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Wally Hewitt

Elected 1965

Passed Away 2011

Wally Hewitt was born in Belfast, Northern Ireland in 1925. At 17 years of age he played for Glentoran Olympic which was a feeder team for Glentoran in the Irish League.

In October 1948 he emigrated to New Zealand and joined the Petone club in 1949. A tall, rangy player affectionately known as ‘the big lad’, Wally played at centre forward in the Settlers side that won the 1949 Chatham Cup. Indeed, Wally scored the only goal in the final, after scoring two in the semi-final replay against Eden.

He went on to play many seasons for the club during which he represented Hutt Valley, which used to have an annual fixture against Wellington. He was also captain of the Petone first team for some time during the mid-1950s. In later years, Wally played a lot of his football in the centre half position, and it was in that position that he played in the 1956 Hilton-Petone Cup winning side. The year before, in the drawn first final of the tournament, he had missed a penalty with minutes to go, and Petone lost the replay. Wally would be quick to explain that as he was about to take the kick, his mate ‘skinny lizzie’ Bill Pearson shouted out encouragement, referring to Tommy Docherty’s spot-kick ability. This of course at the crucial moment put Wally off the job in hand.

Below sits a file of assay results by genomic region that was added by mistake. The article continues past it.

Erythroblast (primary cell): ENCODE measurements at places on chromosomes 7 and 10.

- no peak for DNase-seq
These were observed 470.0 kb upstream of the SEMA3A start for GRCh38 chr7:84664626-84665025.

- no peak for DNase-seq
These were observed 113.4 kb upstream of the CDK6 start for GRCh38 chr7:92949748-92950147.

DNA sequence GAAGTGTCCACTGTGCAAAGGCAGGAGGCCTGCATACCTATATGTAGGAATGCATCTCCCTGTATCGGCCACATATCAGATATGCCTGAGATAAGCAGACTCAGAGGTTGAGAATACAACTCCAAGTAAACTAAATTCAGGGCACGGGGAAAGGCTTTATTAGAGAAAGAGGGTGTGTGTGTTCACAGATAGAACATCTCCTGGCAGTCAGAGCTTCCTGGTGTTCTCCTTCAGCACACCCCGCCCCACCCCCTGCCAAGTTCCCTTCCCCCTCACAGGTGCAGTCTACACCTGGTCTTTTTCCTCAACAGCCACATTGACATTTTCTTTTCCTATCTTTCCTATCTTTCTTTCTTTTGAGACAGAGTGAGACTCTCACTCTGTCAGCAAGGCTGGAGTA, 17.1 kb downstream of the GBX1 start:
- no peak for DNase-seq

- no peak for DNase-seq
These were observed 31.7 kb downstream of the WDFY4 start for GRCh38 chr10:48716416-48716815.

Wally made his last appearance in Petone’s first team as late as 1965, and in strange circumstances. He had taken the field for the second team on Memorial Park No. 2 when the call came from first team selector, Dick Steinbauer, that he was needed for the first team on the No. 1 pitch. Despite the referee’s threats of reporting him to the WFA, Wally went over to play for the first team, obviously prepared to risk suspension at 40 years of age!

Wally filled a variety of management roles for the Club over the years from 1956 to 1969, including auditor, committee member, chairman and treasurer. Wally also served on the Wellington Football Association for two years.

He was a first team selector during the 1960s. There was invariably a selection panel in those days, which of course would give rise to differences of opinion and the odd resignation. In addition, there was a trainer or coach to organise practices as a quite separate function from selecting the teams to take the field.

In 1965 Wally was awarded life membership for the service he had given the club on and off the field over the previous sixteen years.

In 1972 he was elected president, a position he held for three years. In filling this position Wally had occupied every administrative position in the senior club, in a full or acting capacity, except club captain.

Wally, our last connection with the 1949 Chatham Cup winning team, sadly passed away in August 2011 in Taupo.

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